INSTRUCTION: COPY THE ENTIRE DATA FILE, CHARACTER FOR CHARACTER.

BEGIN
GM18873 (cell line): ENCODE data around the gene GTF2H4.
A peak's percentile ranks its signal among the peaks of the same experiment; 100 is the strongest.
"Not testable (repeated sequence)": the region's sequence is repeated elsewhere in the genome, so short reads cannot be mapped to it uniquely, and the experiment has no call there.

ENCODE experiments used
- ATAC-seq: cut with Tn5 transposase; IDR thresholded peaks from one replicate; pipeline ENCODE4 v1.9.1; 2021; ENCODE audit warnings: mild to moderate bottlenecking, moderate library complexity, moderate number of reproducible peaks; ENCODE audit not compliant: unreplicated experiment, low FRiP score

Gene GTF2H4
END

GM18873 (cell line): ENCODE data around the gene GTF2H4.
A peak's percentile ranks its signal among the peaks of the same experiment; 100 is the strongest.
"Not testable (repeated sequence)": the region's sequence is repeated elsewhere in the genome, so short reads cannot be mapped to it uniquely, and the experiment has no call there.

ENCODE experiments used
- ATAC-seq: cut with Tn5 transposase; IDR thresholded peaks from one replicate; pipeline ENCODE4 v1.9.1; 2021; ENCODE audit warnings: mild to moderate bottlenecking, moderate library complexity, moderate number of reproducible peaks; ENCODE audit not compliant: unreplicated experiment, low FRiP score

Gene GTF2H4